Getty Images to Acquire Jupiterimages for $96 Million

Posted on 10/24/2008 by Julia Dudnik Stern | Printable Version | Comments (2)

Getty Images and Jupitermedia announced a stock-purchase agreement that transfers ownership of Jupiter’s wholly owned subsidiary, online image-licensing business Jupiterimages Corp., to Getty Images. The aggregate price of the deal is $96 million in cash—somewhere between a third and a quarter of the numbers discussed when last year’s deal between the two companies fell apart for undisclosed reasons.

With the financial advice of Merrill Lynch and legal counsel of Willkie Farr & Gallagher, Jupitermedia’s board of directors has approved the transaction. Though it is still subject to stockholder and regulatory approvals, company chairman and chief executive officer Alan Meckler and several other significant stockholders have guaranteed their votes in favor of the transaction. Collectively, this group holds close to 40% of Jupitermedia’s outstanding stock.

Getty Images will lease Jupiter’s Peoria facility in connection with the transaction. Jupitermedia also retains its online media business that includes five Web sites:,,, and It will use the proceeds of the transaction to pay off its bank debt of close to $80 million. Upon closing of the transaction, Jupitermedia expects to incur a non-cash loss of approximately $95 million.

The Seattle company will maintain Jupiterimages as a separate brand and Web site, updating it with Getty’s technology and content. Getty Images co-founder and chief executive officer Jonathan Klein said that combining Jupiter’s value-based product, particularly its wholly owned image inventory, with Getty’s media assets and global distribution channels will add value for customers of both companies and extend the international reach of the Jupiterimages brand.

The two companies first attempted this deal in early 2007. The New York Post had reported the transaction value at $450 million; Photo District News estimated it at $406 million. According to Meckler’s July 2007 comments, Getty had agreed to pay $388 million for the image-licensing business of its Darien, Conn.-based competitor. At the time, Meckler bristled about Getty reneging on a handshake deal and the $2-million loss posted by Jupiter as a result of the failed negotiation.

Since a high of $23.78 per share in December 31, 2004, Jupitermedia stock has been in decline. At press time on Thursday, it was trading at $0.65 on Nasdaq; its market capitalization hovered between $20 million and $25 million. Over a 52-week period, Jupitermedia stock has ranged between a $0.39 and $5.99.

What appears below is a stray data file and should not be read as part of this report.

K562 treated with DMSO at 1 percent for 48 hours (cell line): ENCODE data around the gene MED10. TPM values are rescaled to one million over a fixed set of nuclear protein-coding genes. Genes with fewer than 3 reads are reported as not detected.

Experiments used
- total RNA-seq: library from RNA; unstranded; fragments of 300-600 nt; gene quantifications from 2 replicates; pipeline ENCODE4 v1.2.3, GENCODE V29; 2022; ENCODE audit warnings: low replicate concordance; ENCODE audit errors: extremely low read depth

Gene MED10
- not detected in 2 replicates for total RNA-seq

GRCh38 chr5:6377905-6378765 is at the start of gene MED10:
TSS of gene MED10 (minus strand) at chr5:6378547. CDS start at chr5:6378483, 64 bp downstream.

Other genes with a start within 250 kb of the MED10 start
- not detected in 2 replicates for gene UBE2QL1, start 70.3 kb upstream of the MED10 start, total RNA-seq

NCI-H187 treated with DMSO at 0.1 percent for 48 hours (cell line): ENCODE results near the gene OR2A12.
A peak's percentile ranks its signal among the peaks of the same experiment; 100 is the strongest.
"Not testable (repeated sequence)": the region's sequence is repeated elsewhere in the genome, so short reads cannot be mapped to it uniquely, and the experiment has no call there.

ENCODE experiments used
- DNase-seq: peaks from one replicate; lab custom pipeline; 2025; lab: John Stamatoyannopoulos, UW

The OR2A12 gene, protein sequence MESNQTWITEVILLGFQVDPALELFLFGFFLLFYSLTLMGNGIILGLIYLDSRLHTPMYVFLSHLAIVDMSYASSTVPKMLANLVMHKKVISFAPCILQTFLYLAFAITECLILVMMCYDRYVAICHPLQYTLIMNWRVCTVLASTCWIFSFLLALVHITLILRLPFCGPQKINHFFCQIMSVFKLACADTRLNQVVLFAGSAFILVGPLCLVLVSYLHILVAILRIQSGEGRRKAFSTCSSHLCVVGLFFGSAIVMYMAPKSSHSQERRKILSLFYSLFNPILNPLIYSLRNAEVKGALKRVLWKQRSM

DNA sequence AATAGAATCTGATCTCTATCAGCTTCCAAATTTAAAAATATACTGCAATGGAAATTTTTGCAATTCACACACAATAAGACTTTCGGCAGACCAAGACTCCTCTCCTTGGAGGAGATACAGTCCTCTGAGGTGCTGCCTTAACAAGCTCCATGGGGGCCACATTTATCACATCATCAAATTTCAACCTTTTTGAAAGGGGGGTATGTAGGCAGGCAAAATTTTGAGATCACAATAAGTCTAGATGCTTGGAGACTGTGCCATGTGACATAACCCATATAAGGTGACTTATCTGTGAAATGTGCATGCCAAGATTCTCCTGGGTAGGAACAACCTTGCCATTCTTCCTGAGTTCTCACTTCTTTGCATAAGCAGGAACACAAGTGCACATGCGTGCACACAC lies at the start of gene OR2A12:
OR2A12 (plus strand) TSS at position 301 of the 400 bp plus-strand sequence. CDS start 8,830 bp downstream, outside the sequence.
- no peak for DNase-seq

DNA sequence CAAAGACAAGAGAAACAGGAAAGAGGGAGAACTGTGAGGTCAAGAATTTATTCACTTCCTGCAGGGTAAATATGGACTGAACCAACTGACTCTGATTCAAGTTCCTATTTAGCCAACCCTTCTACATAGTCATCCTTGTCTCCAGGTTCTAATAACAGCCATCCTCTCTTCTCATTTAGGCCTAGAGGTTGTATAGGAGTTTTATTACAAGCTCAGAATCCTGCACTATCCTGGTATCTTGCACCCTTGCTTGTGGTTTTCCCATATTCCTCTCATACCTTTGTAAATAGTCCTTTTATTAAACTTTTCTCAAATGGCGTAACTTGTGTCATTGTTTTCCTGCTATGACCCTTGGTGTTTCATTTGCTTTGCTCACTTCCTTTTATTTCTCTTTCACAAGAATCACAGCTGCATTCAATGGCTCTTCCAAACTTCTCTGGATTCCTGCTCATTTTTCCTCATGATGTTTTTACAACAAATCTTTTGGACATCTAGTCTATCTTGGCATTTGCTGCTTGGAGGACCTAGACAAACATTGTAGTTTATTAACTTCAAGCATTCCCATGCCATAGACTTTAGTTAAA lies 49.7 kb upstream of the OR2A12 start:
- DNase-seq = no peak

Revenues have been similarly disappointing, declining since the first quarter of 2007. In the first quarter of 2008, Jupitermedia revenues came in $0.5 million to $1.5 million below analyst projections and $1.6 million below 2007 earnings for the same period. Still, revenues for the second quarter of 2008 were $35 million—several hundred thousand dollars above both the previous quarter and the second quarter of 2007—suggesting that the decline may have leveled off.

There are also two notable growth areas. Jupiterimages’ subscription offerings, led by Jupiterimages Unlimited, have grown by 15% in 1.5 years. Jupiterimages’ microstock Stockxpert has also grown steadily.

The acquisition will round out Getty Images’ business. It already dominates the highest-end traditional buyer segment; Jupiter’s middle-market subscription businesses will improve Getty’s penetration among smaller, budget-conscious creative shops and freelance designers. Owning two of the top microstock businesses also secures Getty Images’ leadership at the lowest end of the image market.

Copyright © 2008 Julia Dudnik Stern. The above article may not be copied, reproduced, excerpted or distributed in any manner without written permission from the author. All requests should be submitted to Selling Stock at 10319 Westlake Drive, Suite 162, Bethesda, MD 20817, phone 301-461-7627, e-mail: wvz@fpcubgbf.pbz


  • Bill Bachmann Posted Oct 24, 2008
    Can someone PLEASE look into monopoly issues with the Fed government. They are buying up everyone... that is what Microsoft got fined for in monopoly court!

    Stop the Getty monster!

    Bill Bachmann
    Orlando, Florida

  • Mark Turner Posted Oct 28, 2008
    As a JupiterImages contributor (Botanica rights managed only) I'm curious as to what will happen to my relationship with an editor, to my sales figures, and to my royalty percentage (currently 50% of sales). Of course, I have no control over any of those. The picture that comes to mind is that of the small fish getting eaten by progressively bigger fish. Botanica >> Picture Arts >> Jupiter >> Getty.

    Mark Turner
    Bellingham, Washington

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